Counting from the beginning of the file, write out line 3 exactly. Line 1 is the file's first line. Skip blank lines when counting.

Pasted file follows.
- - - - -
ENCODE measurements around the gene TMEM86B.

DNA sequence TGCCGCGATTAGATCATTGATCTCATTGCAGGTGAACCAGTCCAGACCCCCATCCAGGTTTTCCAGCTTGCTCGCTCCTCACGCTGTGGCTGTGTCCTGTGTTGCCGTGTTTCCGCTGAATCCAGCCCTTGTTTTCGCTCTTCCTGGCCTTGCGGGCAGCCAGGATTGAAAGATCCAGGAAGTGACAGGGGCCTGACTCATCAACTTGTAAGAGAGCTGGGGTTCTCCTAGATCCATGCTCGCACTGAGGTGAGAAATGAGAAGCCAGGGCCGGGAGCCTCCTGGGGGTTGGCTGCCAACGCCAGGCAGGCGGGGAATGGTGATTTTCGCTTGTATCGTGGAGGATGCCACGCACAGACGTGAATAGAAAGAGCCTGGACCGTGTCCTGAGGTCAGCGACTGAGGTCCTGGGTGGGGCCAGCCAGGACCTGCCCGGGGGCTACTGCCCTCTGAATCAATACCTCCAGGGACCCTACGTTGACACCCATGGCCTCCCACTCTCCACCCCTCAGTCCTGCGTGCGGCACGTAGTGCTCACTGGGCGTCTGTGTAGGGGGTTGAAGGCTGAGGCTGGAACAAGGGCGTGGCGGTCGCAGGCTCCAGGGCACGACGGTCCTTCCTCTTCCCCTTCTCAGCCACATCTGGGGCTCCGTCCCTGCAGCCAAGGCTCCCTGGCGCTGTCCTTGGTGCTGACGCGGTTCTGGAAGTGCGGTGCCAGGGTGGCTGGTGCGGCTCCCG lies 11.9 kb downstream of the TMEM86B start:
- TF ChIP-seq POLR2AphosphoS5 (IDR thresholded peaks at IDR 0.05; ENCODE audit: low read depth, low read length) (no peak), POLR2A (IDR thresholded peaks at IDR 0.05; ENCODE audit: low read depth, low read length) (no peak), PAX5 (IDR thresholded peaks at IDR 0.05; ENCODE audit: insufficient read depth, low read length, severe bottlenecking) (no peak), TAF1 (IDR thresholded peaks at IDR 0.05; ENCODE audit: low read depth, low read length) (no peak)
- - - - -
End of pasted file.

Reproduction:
- TF ChIP-seq POLR2AphosphoS5 (IDR thresholded peaks at IDR 0.05; ENCODE audit: low read depth, low read length) (no peak), POLR2A (IDR thresholded peaks at IDR 0.05; ENCODE audit: low read depth, low read length) (no peak), PAX5 (IDR thresholded peaks at IDR 0.05; ENCODE audit: insufficient read depth, low read length, severe bottlenecking) (no peak), TAF1 (IDR thresholded peaks at IDR 0.05; ENCODE audit: low read depth, low read length) (no peak)